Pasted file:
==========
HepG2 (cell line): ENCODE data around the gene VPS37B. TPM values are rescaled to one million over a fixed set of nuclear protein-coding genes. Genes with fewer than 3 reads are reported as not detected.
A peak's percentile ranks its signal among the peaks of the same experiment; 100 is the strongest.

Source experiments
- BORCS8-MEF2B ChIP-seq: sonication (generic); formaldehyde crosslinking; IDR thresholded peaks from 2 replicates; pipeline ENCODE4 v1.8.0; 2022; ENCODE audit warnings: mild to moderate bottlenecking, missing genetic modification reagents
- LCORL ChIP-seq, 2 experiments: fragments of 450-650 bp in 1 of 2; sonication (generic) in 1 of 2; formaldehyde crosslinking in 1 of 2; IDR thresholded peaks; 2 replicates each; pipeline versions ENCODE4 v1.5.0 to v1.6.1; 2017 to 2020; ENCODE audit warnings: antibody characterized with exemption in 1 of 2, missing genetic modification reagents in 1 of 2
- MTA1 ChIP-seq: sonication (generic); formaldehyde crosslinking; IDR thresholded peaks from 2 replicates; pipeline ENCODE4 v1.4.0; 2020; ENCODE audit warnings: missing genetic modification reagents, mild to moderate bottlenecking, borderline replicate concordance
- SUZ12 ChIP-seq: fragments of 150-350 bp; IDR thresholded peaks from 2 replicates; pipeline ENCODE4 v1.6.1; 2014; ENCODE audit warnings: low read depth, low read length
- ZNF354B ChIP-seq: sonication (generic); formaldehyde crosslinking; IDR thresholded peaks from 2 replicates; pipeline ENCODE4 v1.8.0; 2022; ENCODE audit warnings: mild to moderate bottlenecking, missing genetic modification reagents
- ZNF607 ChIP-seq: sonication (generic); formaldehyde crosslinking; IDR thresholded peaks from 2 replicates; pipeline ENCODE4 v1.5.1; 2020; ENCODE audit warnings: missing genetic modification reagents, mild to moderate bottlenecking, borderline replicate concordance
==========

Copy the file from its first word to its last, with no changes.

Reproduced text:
HepG2 (cell line): ENCODE data around the gene VPS37B. TPM values are rescaled to one million over a fixed set of nuclear protein-coding genes. Genes with fewer than 3 reads are reported as not detected.
A peak's percentile ranks its signal among the peaks of the same experiment; 100 is the strongest.

Source experiments
- BORCS8-MEF2B ChIP-seq: sonication (generic); formaldehyde crosslinking; IDR thresholded peaks from 2 replicates; pipeline ENCODE4 v1.8.0; 2022; ENCODE audit warnings: mild to moderate bottlenecking, missing genetic modification reagents
- LCORL ChIP-seq, 2 experiments: fragments of 450-650 bp in 1 of 2; sonication (generic) in 1 of 2; formaldehyde crosslinking in 1 of 2; IDR thresholded peaks; 2 replicates each; pipeline versions ENCODE4 v1.5.0 to v1.6.1; 2017 to 2020; ENCODE audit warnings: antibody characterized with exemption in 1 of 2, missing genetic modification reagents in 1 of 2
- MTA1 ChIP-seq: sonication (generic); formaldehyde crosslinking; IDR thresholded peaks from 2 replicates; pipeline ENCODE4 v1.4.0; 2020; ENCODE audit warnings: missing genetic modification reagents, mild to moderate bottlenecking, borderline replicate concordance
- SUZ12 ChIP-seq: fragments of 150-350 bp; IDR thresholded peaks from 2 replicates; pipeline ENCODE4 v1.6.1; 2014; ENCODE audit warnings: low read depth, low read length
- ZNF354B ChIP-seq: sonication (generic); formaldehyde crosslinking; IDR thresholded peaks from 2 replicates; pipeline ENCODE4 v1.8.0; 2022; ENCODE audit warnings: mild to moderate bottlenecking, missing genetic modification reagents
- ZNF607 ChIP-seq: sonication (generic); formaldehyde crosslinking; IDR thresholded peaks from 2 replicates; pipeline ENCODE4 v1.5.1; 2020; ENCODE audit warnings: missing genetic modification reagents, mild to moderate bottlenecking, borderline replicate concordance